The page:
It has been two years since I participated in a cleanup at Cannon Creek. The amount of trash was not the issue from what I recall, it was the type of trash. There were hundreds of tires, couches and old deteriorated mattresses that had become buried in the mud. It took truckloads to remove the trash, and I don’t think we moved more than 50 feet while we were there.
An article from NBC12 quoted that “two clean-up efforts over the last three years have removed more than 30 tons of trash and more than 400 tires.” There was a few tires and plenty of bottles and cans, but not like I’d previously witnessed. Also, one side of the ravine has had much of the invasive plants like English ivy removed, which should give the native plants at chance to grow — and maybe stop hiding trash that people dump there.
“People have viewed this area as a wasteland for trash for decades,” said Chris French of the Alliance for the Chesapeake Bay. It was obvious then that Cannon Creek needed to be loved and that the residents of the area needed to learn to protect it. The City of Richmond Planning Commission approved the creation of a new greenway along the Richmond-Henrico Turnpike on Feb. 22. That opens the way for the trails to become a reality and for that North Richmond neighborhood to create something they can be proud of.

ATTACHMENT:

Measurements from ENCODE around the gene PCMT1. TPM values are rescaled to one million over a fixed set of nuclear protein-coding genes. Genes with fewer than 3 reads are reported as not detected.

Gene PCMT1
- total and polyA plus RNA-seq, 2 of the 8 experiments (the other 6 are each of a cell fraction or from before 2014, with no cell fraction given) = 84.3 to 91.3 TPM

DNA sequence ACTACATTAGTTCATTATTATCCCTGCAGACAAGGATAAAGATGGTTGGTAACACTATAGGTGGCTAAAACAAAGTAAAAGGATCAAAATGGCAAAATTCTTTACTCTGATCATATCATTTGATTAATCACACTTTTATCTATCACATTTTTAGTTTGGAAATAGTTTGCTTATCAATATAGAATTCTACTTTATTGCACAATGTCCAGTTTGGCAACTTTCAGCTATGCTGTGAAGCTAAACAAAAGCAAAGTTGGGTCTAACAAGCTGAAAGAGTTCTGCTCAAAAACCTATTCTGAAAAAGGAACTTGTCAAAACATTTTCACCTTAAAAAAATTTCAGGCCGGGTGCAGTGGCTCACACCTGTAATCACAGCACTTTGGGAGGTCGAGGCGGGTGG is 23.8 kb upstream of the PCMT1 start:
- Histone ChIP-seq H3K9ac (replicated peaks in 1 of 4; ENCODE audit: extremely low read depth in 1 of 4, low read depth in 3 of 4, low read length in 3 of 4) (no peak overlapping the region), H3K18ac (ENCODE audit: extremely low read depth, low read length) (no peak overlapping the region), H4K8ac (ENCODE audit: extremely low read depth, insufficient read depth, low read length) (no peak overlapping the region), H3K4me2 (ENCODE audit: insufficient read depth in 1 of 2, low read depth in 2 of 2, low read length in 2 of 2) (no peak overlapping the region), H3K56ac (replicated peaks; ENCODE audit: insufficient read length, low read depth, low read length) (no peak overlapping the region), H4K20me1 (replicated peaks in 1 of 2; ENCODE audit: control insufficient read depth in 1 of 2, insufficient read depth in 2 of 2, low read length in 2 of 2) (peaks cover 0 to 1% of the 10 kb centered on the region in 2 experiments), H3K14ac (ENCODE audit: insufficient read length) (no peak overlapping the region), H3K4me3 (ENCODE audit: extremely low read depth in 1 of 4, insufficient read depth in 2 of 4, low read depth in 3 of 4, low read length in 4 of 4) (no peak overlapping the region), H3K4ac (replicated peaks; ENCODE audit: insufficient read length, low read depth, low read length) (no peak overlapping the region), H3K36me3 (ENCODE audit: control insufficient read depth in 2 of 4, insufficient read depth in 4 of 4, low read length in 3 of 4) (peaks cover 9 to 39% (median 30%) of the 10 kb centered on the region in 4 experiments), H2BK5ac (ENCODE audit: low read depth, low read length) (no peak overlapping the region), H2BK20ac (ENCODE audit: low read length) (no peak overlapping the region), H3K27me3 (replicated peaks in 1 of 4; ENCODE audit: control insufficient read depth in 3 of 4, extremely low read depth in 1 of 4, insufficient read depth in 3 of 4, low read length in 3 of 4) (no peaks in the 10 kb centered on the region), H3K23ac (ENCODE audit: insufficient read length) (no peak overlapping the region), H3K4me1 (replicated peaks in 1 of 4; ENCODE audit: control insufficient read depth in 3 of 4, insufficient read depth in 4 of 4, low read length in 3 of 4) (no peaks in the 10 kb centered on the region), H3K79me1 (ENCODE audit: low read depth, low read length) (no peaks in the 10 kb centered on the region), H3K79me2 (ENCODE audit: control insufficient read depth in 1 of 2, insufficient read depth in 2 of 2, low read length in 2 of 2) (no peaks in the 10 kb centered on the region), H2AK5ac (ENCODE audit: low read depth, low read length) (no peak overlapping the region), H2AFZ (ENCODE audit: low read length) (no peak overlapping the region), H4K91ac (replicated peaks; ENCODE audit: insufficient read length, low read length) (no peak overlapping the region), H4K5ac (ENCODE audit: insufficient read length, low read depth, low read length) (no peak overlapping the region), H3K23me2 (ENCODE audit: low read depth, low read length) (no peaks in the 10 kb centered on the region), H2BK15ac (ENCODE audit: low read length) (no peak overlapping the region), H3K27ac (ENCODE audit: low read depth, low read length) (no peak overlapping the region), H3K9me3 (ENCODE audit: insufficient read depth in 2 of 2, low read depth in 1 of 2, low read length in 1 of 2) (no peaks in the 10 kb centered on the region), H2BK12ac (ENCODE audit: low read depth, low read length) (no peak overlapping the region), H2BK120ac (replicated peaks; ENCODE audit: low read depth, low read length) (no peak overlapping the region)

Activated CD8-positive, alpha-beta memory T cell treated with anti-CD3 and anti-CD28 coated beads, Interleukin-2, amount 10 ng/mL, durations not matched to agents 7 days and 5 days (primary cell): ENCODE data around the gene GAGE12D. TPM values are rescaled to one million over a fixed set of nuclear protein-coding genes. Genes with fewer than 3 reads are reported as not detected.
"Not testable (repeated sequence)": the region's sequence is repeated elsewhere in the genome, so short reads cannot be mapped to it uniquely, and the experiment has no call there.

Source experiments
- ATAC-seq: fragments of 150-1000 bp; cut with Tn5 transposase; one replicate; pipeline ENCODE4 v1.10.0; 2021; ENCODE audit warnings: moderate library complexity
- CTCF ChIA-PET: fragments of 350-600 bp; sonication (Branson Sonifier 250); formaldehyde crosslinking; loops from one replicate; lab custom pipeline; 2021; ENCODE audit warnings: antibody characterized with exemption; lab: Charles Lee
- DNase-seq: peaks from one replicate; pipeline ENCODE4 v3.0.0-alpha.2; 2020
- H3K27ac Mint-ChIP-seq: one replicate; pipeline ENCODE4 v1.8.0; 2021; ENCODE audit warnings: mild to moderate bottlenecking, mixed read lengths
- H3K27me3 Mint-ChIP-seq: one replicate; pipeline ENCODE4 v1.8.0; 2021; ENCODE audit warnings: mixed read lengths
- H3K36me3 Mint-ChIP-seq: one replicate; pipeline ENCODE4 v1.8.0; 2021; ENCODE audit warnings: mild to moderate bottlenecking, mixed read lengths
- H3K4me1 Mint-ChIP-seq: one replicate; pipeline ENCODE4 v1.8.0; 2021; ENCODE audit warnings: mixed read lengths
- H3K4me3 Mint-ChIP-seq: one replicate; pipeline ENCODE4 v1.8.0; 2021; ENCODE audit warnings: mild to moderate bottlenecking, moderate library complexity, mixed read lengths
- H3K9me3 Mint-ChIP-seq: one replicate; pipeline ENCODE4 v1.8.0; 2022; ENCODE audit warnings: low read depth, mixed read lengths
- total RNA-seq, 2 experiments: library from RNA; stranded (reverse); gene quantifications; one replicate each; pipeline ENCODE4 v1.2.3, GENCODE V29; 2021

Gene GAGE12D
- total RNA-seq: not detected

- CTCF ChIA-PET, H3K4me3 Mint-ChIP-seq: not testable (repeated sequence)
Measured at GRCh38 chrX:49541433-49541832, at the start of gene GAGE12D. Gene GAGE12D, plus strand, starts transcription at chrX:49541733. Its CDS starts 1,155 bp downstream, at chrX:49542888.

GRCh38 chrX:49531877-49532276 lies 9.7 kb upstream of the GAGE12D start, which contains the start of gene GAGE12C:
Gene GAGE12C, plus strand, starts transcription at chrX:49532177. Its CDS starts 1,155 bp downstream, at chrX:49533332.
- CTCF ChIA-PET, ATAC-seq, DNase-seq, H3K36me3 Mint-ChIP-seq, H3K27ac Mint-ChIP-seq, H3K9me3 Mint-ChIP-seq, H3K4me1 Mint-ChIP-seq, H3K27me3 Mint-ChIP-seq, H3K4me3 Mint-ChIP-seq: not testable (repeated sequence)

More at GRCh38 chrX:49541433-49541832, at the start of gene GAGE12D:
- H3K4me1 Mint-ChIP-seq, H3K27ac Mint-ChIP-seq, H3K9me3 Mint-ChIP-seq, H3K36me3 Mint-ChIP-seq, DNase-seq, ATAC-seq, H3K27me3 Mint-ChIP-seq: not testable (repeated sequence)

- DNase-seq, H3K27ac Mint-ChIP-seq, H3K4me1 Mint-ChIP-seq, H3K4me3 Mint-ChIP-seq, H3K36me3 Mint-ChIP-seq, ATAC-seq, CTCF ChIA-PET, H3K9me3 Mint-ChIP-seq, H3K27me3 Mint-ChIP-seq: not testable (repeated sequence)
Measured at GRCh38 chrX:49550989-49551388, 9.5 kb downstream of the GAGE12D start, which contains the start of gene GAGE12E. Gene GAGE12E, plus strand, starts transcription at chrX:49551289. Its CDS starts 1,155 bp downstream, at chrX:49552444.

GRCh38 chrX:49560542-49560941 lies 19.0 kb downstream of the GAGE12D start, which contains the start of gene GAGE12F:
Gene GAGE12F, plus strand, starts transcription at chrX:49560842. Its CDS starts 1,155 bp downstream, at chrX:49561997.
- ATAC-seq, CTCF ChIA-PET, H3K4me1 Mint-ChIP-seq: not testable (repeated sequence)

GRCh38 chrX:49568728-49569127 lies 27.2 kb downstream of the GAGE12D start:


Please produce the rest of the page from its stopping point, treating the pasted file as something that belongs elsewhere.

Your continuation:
Cannon Creek should be part of a larger network of greenways in Richmond, but it won’t just be good for the biking and hiking community. According to French, Richmond Community High School is located just two blocks away from the park and plans to make regular use of the greenway as “an outdoor classroom….It will be great having these outdoor resources for kids.”
While digging up a crushed plastic jug from under a pile of leaves, French made “a unique find” — a red back and a lead back salamander. Those types of salamanders are typical of woodland areas, French said. They prefer the moist habitats of evergreen, mixed, and deciduous forests and are commonly found under logs, rocks, and leaf litter.
“This is a sign of high biological diversity. An indicator that nature and animals are trying to hold on to their habit,” despite the many changes and alterations by human hands.
One observation that was a little vexing was the site of a car that had recently been dropped off the roadway, straight down into the ravine. Two City of Richmond sanitation workers were inspecting the car and I could overhear them trying to figure out how to get it out. Some habits might be harder to break than others for some people.
The cleanup was not well-attended (likely due to unexpected rain the night before), but the people there were thrilled. There was a Richmond Community teacher and two students from the school there that were having a blast. The amount of trash was mostly limited to things that would fit in a garbage bag, which is a huge improvement in my book.